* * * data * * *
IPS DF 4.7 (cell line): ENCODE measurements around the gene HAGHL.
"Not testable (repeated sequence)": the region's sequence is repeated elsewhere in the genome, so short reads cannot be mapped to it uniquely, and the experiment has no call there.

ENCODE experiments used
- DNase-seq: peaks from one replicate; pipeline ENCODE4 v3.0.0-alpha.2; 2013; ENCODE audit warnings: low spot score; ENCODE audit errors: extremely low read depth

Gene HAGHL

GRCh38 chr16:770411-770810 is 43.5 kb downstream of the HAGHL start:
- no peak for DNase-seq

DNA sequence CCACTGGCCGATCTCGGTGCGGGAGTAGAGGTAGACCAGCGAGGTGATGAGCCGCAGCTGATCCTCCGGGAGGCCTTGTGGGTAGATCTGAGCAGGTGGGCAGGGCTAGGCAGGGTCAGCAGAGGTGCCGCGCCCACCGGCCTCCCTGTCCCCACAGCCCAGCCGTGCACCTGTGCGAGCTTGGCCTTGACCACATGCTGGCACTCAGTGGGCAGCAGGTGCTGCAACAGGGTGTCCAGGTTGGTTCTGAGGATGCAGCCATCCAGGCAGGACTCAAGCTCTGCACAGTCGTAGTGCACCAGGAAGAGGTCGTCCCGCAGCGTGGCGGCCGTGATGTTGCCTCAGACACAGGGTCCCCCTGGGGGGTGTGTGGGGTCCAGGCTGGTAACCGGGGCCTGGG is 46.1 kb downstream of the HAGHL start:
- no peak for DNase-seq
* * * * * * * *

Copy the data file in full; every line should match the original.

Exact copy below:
IPS DF 4.7 (cell line): ENCODE measurements around the gene HAGHL.
"Not testable (repeated sequence)": the region's sequence is repeated elsewhere in the genome, so short reads cannot be mapped to it uniquely, and the experiment has no call there.

ENCODE experiments used
- DNase-seq: peaks from one replicate; pipeline ENCODE4 v3.0.0-alpha.2; 2013; ENCODE audit warnings: low spot score; ENCODE audit errors: extremely low read depth

Gene HAGHL

GRCh38 chr16:770411-770810 is 43.5 kb downstream of the HAGHL start:
- no peak for DNase-seq

DNA sequence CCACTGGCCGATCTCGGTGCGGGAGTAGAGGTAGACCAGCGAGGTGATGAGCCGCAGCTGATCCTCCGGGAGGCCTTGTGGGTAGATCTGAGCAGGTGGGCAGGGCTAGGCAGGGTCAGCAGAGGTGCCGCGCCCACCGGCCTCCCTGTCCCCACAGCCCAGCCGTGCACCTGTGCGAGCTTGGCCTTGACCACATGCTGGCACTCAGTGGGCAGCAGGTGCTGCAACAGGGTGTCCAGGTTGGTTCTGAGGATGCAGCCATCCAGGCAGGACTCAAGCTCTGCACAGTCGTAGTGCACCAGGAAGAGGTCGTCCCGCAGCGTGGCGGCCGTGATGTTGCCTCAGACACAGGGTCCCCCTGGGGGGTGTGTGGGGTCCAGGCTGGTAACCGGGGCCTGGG is 46.1 kb downstream of the HAGHL start:
- no peak for DNase-seq